“One year, three months and twenty days since Edna died.” Jerry crossed another day off the calendar. “House still feels mighty empty.” He limped over to the couch and lowered himself into the cushions, reaching for the TV remote. That and gardening were the only things that sparked any interest these days.
As quickly as creaky knees would allow, he hauled himself up again. Sure enough, Mary’s mutt was back in his flower beds. “Confounded dog! Get out of here!” Snooty bared her teeth at him before squeezing her porky body through a hole in the fence.
Back inside, Jerry lifted the phone and punched in a familiar number. “Mary, that confounded dog of yours has been digging in my garden again ... yes I know you’ve had the fence patched ... no I don’t want you to come over. Just keep her out.”
He sank back onto the couch. In some perverse way, he enjoyed his spats with Mary. They added spice to his dull existence and filled moments in long empty days. When Edna was alive, she had filled the house with flowers, cooking aromas and laughter. How he missed her holding her hand as they strolled around the garden and talked.
The door bell rang the next morning and he opened it to a tear-soaked Mary. “I’m sorry to bother you Jerry but my daughter’s been in a car accident. I need to catch the next flight out.”
As she talked, he realised she had a box of doggy paraphernalia in her arms and Snooty was sitting at her feet.
“I hate to ask but could you look after Snooty for a few days. I don’t have time to take her to the kennels - besides she’d pine terribly.”
Before Jerry knew what had happened, the dog was in the house and Mary was gone. “The woman’s mad.” he announced to the empty hallway. “Cook the dog chicken. Take her for three walks a day. Change her hair ribbon every morning. Brush her teeth.” He shoved Snooty with his foot and the dog snarled.
He awoke the next morning to feel a warm shape huddled next to him. For the briefest of moments, he thought it was Edna and then the emptiness settled again. “Get – off – my - bed!” he shouted. As the day progressed, Jerry realised that Snooty had her own agenda. The living room was scattered with squeaky toys, bones, blankets and cushions and if he tried to pack them away, she growled and scratched until he gave in.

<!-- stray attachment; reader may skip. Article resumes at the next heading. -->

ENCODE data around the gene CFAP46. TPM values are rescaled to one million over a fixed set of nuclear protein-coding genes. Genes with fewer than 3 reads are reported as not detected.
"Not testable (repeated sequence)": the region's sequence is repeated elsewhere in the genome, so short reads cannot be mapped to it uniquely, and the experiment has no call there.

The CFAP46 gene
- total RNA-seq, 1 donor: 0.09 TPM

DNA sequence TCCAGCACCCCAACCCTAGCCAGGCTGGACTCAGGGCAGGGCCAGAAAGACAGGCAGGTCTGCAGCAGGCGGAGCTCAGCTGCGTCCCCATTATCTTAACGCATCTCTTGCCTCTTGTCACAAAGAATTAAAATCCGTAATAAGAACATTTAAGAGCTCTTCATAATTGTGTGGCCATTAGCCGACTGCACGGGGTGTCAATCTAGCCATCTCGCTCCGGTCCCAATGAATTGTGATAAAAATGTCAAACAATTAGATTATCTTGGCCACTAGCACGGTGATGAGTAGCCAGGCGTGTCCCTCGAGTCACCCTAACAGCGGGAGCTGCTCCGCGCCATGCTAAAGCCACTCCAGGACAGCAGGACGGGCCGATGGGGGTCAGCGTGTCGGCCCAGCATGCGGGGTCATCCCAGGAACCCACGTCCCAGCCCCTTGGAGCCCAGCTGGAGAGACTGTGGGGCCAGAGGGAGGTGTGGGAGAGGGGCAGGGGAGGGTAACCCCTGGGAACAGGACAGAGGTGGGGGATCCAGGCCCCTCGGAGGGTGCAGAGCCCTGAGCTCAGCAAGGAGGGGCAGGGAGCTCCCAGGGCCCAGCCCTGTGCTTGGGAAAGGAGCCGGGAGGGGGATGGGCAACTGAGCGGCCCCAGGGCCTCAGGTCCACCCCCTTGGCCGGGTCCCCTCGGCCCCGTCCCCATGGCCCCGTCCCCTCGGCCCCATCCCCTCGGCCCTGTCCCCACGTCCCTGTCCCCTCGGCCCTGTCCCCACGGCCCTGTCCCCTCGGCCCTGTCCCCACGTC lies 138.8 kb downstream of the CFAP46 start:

By day three, he had given up completely. The hours that used to stretch like empty pages of a book were now full of activity. His bed was full of dog fur and some nights, the mutt even crept under the blankets. Her toys and belongings were everywhere and reminded him of when Jim and Sally had been little. She was as demanding as they’d been too. When she was hungry, she yapped and scratched her bowl. When she wanted a walk, she’d bring her leash and growl.
In spite of himself, Jerry felt himself enjoying the change, the new routines that Snooty forced him into, and slowly they became good friends.
A week later, Mary appeared at the door. “I can never repay you for doing this for me, Jerry. I know you don’t get on with Snooty.”
He coughed. “She’s not so bad. Just keep her out of my garden.”
Mary dropped a kiss on his cheek and then they were gone. The next few days were terrible. The house was empty again; no scattered toys, no dog fur to vacuum up, no scratching at the door. Just emptiness and silence. In desperation, he crept outside in the dark and enlarged the hole where Snooty accessed his garden.
The next afternoon, he was watching TV when he heard, “Yappp-yap-yappity-yap!”
“Confounded dog!” he shouted as he limped outside.
Mary appeared at the fence, concern written in her features. “I’m so sorry, Jerry. I don’t know how she got through this time.” She paused as Snooty jumped into Jerry’s arms.
“She’s not so bad you know.”
“Well I never.” A slow smile spread across her face. “I’ve got fresh muffins in the oven. Would you like me to bring some over?”
Snooty licked Jerry’s face as he nodded. “I’d enjoy that very much.” He hugged Snooty tightly and whispered in her ear. “I think life just took a turn for the better.”
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